Eastern Health has jurisdiction over the Health Sciences Centre. (CBC)

Closed beds operate on an as-needed basis, outside of the regular number of budgeted beds normally allocated to each of the hospital's units.

The Health Sciences Centre has a 28-bed emergency room for 16 hours of the day. At midnight, the department loses its fast-track area, and five of those 28 spaces.

Increased wait times 

When emergency department spaces are tied up with admitted patients waiting for beds in other units, the number of beds available in the ER decreases.

That means, as a result, emergency room wait times can increase.

Another Code 111 was issued a month later, on April 10.

There were eight patients in the waiting room who were medically stable, but should have been seen within 30 minutes, according to medical guidelines.

Eastern Health says "closed beds" are spaces in the hospital that are not typically used as a bed area, but can be converted when needed to help alleviate pressure in the emergency department. (CBC)

There were already "14 left" in ER while those relatively high-need patients sat in the waiting room, according to an internal email from Eastern Health's director of clinical efficiency, Elizabeth Kennedy — meaning half of the ER spaces were filled with admitted patients.

Plus, Kennedy predicted, "at least another 10 admissions … based on average admission volume."

Eight extra beds — if we can get the staff — will be needed for sure.- Elizabeth Kennedy

The strategy, again, was to open beds.

"Eight extra beds — if we can get the staff — will be needed for sure to keep our admission volumes going, especially with [gynecology] beds not available," Kennedy said.

Four beds were then opened on the hematology/oncology floor.

It's unclear from the emails whether more became available.

Overall, according to Eastern Health's own numbers, there are now longer wait times for in-patient beds, after a patient has been admitted through the ER.

That wait time has jumped from 7.3 hours last fiscal year to 9.2 hours in March of this year.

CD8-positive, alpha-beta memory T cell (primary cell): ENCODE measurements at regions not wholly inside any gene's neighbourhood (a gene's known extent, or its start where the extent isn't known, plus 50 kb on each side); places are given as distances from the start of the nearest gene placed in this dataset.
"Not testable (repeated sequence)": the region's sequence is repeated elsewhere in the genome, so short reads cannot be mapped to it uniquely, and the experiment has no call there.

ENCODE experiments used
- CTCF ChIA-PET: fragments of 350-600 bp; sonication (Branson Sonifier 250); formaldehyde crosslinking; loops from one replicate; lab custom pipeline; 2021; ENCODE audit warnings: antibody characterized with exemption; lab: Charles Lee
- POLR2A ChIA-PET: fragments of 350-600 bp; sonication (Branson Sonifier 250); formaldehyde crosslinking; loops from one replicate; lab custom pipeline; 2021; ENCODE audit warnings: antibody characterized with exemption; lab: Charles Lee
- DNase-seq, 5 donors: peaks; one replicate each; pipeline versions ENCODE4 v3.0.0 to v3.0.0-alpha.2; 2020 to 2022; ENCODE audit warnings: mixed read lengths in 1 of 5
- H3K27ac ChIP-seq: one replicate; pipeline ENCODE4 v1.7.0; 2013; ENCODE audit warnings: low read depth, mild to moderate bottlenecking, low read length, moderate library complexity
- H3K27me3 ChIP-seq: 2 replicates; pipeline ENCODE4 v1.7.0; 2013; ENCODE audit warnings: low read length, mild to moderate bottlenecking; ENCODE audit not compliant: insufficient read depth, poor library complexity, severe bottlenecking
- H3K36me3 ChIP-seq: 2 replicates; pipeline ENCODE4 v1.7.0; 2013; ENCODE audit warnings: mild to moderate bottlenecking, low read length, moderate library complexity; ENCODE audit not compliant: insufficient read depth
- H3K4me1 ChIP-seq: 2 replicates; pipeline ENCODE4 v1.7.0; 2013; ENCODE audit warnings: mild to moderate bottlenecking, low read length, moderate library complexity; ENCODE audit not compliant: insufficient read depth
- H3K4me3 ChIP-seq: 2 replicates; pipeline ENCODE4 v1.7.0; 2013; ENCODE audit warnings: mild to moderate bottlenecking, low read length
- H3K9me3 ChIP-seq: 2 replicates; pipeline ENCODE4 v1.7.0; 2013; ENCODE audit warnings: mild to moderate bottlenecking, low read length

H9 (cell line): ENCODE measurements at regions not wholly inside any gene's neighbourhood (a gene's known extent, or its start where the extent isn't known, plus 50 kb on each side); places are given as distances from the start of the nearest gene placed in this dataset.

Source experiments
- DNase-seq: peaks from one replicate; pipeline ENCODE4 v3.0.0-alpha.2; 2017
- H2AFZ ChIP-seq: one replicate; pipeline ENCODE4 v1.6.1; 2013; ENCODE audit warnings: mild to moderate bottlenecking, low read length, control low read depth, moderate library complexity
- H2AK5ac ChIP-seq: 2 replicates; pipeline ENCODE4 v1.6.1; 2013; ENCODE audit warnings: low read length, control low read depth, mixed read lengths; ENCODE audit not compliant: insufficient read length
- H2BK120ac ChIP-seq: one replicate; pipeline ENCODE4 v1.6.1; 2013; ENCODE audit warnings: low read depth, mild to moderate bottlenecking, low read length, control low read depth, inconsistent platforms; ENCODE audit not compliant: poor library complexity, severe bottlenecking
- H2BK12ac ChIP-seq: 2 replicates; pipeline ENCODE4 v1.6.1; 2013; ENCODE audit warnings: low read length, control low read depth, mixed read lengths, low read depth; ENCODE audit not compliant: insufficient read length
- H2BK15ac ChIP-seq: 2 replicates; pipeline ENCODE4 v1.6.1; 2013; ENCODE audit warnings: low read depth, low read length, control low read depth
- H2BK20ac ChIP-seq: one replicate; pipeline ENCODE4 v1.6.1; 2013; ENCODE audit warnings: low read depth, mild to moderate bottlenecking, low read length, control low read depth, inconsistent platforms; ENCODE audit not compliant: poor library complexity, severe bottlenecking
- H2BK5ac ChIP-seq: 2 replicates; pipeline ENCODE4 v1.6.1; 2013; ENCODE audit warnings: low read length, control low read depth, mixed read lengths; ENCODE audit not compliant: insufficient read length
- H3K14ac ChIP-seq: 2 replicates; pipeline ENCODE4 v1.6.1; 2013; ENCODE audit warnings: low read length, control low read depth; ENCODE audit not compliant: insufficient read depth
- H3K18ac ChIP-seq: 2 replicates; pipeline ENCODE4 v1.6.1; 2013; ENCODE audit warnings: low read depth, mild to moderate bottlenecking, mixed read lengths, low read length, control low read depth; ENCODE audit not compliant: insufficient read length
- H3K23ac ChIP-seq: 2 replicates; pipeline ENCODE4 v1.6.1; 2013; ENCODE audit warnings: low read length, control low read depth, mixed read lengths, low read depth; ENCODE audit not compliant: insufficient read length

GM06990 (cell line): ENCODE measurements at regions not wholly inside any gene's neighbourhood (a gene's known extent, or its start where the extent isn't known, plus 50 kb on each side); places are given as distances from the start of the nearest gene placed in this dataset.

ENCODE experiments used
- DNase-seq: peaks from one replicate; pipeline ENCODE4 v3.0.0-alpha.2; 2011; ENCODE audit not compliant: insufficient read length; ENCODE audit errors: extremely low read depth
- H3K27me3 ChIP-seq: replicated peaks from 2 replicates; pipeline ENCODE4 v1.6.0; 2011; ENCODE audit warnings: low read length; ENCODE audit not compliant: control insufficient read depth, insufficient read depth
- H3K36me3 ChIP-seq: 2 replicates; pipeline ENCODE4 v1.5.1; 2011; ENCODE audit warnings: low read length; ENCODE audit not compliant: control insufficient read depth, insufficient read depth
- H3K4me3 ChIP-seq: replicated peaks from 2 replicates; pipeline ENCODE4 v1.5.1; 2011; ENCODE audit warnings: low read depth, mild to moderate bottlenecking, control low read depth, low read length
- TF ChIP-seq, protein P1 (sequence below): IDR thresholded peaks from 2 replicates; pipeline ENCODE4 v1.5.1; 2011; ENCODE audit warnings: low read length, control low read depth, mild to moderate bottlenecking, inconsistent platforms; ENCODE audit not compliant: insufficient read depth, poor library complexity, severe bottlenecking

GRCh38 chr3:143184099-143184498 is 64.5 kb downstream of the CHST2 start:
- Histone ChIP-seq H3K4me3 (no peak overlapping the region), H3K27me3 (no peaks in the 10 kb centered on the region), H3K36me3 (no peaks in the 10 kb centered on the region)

Haggie answers

"These two events were isolated, 24-hour episodes unfortunately related to a significant spike in flu cases this year," Health Minister John Haggie said when asked about this story during question period Thursday.

"It is due to an acknowledged failure from scientists of one component of this year's flu vaccine. All these extra cases were down to vaccine efficacy," he said, adding this flu season was the worst in five years.

Haggie also said construction was complicating things but the situation is back under control and that all beds at the Health Sciences Centre are now "on the roster."

During March and April, elective surgeries had been postponed.

But according to Haggie, all of the patients who were delayed have now had their surgeries completed.

After quoting Cooze saying he was at a standstill, David Brazil, the leader of the official Opposition, asked about the province's cardiac services. 

"We actually have an outside reviewer looking at data … suggesting there may be some problems there," Haggie replied. 

"It is not clear yet whether that is problems with data collection or problems with the service itself."

Haggie said he anticipates the report within the next couple of weeks. 


Katie Breen

Video producer

Katie Breen makes video content for CBC in St. John's. She's been working in news for 10 years. You can reach her at